Take care and all the best.

  22. Chucks I was reviewing your email planning my dream trip for this July. Good excuse for a second trip.

  23. Josh rethinking how does it look for July I really would like to make it over there my friend is from there.

    Josh Summers on June 6th, 2014 at 10:40 am

    Personally, I think you’ll be fine after July 5th but that’s really a decision you’ll have to make. Hope that helps, Sal!

  24. Thank you so much for this article. I am planning on teaching English in China and got a job offer from a kindergarten in Urumqi. I don’t want to travel around the globe just to be in danger and scared. I will rather look at places in the south.

    Good luck and thanks again

  25. Thank you for those advises. Although, my 20 years old son decided to travel there. He planed a month trip from Xining (he is there today) to Kashgar, via Urumqi, and a way back to France (that’s why my english is that english) through Kirghiztan at the end of July.

    But it seems that the Irkeshtam border is actually closed, or was a week ago – Since it’s very difficult to obtain some information about that – for him there (not chinese speaking) or for me from Paris – I wonder if you have any kind of information about that Irkeshtam pass, or where we could find some. And maybe you also have some advices for him.

    Thank you for helping.

  26. how is it going NOW, i mean after the fasting month is over? i plan to travel at the end of this month. and how is the weather like? thanks

  27. Just wondering if I could get an even more updated opinion from you – I am planning on travelling in Xinjiang in early February with a friend (also female) and we are wondering how cautious we need to be? Are things still in unrest? Would you advise us to be with a tour guide for our time there? – perhaps in order to be with someone more aware of the state of things and also to avoid travelling on public transport…
    Any thoughts much appreciated.

    Josh Summers on December 10th, 2014 at 3:02 am

    Hi Clare! Thanks for your comment. Things have been mostly calm this fall and winter with the exception of a few incidents in non-touristy places. Caution is always advised but I really don’t think you have to be with a tour guide unless you really want to.

    No need to avoid public transport…I take it all the time :) I would just be careful heading to Yarkant, south of Xinjiang. That’s about it!

  28. Thanks Josh for the informative article, appreciate the candor in writing about a place and people you love. Been thinking about heading down to Urumqi and Kashgar this time of the year in late Dec 2014 and recently read an article on how the local authorities have tightened security in preparation for Christmas and New Year, I believe pre-empting any potential violence. Would just like some updated opinion on how safe is it to make a trip down and would there be any road blocks to places outside the main city like Nanshan and Tianshan in Urumqi? Or in the case of Kashgar, Karakul lake area?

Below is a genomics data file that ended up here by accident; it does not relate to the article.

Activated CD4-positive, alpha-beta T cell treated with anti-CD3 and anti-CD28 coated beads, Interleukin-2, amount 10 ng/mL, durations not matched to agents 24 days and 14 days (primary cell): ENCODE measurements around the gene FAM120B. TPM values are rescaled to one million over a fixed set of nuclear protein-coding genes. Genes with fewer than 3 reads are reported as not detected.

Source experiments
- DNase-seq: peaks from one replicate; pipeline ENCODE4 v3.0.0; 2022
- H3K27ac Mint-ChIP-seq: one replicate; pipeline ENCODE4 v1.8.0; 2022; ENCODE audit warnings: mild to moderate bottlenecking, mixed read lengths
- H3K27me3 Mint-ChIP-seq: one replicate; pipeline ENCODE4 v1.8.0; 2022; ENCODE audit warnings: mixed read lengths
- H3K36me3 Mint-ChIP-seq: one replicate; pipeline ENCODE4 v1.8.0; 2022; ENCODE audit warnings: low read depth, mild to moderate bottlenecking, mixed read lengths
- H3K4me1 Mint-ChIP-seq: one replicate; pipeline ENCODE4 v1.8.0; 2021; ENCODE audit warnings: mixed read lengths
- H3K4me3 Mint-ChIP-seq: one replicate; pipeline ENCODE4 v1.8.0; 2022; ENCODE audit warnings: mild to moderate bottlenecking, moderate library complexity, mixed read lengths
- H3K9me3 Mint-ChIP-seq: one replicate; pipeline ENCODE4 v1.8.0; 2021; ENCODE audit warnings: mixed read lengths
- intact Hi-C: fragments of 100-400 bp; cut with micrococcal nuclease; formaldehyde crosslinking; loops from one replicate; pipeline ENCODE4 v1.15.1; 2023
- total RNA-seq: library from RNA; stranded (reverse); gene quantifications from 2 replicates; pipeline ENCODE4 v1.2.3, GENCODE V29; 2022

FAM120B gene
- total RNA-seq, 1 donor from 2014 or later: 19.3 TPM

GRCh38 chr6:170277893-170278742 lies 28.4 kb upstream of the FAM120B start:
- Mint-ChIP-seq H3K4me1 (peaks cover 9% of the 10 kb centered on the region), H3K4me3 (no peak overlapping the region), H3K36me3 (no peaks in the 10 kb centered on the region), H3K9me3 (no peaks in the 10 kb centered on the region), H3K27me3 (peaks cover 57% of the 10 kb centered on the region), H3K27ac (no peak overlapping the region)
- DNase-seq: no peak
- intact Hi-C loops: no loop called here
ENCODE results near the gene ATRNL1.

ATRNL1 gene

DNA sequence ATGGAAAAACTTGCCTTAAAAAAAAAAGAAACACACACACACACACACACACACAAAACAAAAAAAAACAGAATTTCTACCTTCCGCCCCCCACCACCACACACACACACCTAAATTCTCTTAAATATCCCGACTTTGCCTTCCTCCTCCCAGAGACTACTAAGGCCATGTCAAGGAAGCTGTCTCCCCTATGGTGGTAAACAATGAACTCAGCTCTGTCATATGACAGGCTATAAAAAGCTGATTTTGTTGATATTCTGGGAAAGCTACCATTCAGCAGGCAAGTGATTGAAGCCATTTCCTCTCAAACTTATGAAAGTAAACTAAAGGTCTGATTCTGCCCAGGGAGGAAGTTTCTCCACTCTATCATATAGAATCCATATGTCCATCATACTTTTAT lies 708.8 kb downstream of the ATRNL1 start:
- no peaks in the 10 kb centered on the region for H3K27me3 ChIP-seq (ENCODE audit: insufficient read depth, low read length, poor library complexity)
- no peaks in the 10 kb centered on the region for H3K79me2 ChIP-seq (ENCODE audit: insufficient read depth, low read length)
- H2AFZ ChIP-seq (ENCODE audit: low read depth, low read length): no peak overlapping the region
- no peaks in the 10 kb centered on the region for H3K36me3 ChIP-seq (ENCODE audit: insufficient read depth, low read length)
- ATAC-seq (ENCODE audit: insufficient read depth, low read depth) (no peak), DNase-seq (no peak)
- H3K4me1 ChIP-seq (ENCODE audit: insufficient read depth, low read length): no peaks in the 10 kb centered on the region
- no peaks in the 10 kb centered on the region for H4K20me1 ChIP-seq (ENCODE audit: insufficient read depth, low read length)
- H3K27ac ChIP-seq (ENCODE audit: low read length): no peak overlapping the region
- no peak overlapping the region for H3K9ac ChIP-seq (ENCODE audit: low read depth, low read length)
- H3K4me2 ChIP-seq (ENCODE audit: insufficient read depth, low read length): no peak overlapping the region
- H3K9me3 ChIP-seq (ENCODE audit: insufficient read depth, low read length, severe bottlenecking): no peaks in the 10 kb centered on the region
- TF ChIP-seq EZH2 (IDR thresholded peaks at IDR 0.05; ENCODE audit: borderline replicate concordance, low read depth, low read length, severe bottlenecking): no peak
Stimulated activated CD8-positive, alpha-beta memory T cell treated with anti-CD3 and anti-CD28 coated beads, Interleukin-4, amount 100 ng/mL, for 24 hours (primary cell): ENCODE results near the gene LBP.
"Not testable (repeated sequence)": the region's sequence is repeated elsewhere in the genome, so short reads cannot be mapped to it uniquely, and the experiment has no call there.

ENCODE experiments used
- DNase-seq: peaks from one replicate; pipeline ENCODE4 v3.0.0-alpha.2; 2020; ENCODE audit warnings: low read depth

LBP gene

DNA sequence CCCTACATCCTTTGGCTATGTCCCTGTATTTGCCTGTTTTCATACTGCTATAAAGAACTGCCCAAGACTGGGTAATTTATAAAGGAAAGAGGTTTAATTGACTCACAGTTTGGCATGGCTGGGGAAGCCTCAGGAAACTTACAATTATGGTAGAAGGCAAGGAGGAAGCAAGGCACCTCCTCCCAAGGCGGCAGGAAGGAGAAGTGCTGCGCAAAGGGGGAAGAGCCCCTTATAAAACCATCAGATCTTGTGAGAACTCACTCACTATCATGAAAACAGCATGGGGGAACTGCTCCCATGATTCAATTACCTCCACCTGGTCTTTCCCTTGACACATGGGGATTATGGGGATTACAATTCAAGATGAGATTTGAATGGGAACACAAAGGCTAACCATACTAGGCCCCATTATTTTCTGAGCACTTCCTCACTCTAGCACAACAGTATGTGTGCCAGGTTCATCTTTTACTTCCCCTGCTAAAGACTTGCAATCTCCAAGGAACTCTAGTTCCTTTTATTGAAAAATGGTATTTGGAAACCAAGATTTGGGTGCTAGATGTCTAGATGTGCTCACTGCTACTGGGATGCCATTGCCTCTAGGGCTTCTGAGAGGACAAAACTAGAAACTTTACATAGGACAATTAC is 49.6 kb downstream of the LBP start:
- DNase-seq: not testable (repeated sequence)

Josh Summers on December 24th, 2014 at 12:43 am

    Hey Shane, thanks for the comment. I’ve read about this tightened security but frankly I haven’t seen it first hand. When you’re dealing with major cities like Urumqi and Kashgar, I believe you’re going to be quite safe. You might run into highway checkpoints but unless something terrible happens they won’t actually close the roads. Karakul and the Karakoram Highway should be fine as well, although depending on the weather may or may not be easy to traverse. Hope that helps!

  29. Yesterday, I ‘discovered” URUMQI. And saw what a beautiful place it is. The buildings, grassy boulevards, fabulous sculptures and edifices from all over the world. The countryside, also is very beautiful, with monasteries overlooking lakes and waterfalls,
    I was just about to send that information to a relative who’s niece is living there to tell her not to worry about her so far from home, and then Today, I witnessed the horror or us warlike species. I will still send it to her. both of those sites. Human beings are so capable of horrific warlike actions. And also so capable of wonderful peace like ones.

  30. Hi bro I am in Urumqi I have a lote of questions for you please give your number or other things to contect you thanks

  31. I am native from that region and I think I know things very well. My advice for these who want to travel but worry about security.
    It is not middle east of Afghanistan where westerns take hostages or become a target. Nothing will happen to anyone who is clearly western looking. You might have a chance of 0.0001% being in danger if you have East Asian look (you know what I mean). I think I don’t have to explain why I am saying that, read some news.

    Tips for travelers.
    1) be polite and respect the religion.
    2) make sure highlight you are a passing by foreigner
    3) females dress properly, don’t expose too much (people just look down you, nothing also will happen)
    4) you are safer in Uighur neighborhood than in other places (a wolf don’t bite another wolf: an Uighur proverb)
    5) speak native languages is your best asset (just learn to say hello, that is a long way to go)

    In short, it is safer than any US cities where some gun violence.
    Media puts too much their own ideas and makes people scary.

    Anyway, good luck!

    Josh Summers on December 14th, 2016 at 1:48 pm

    Thanks for your input, Arslan! I agree with all your tips – very nice.

    I’m not sure that I would say Xinjiang is “safer than any US city”…but I would be happy to concede that it’s often just as safe.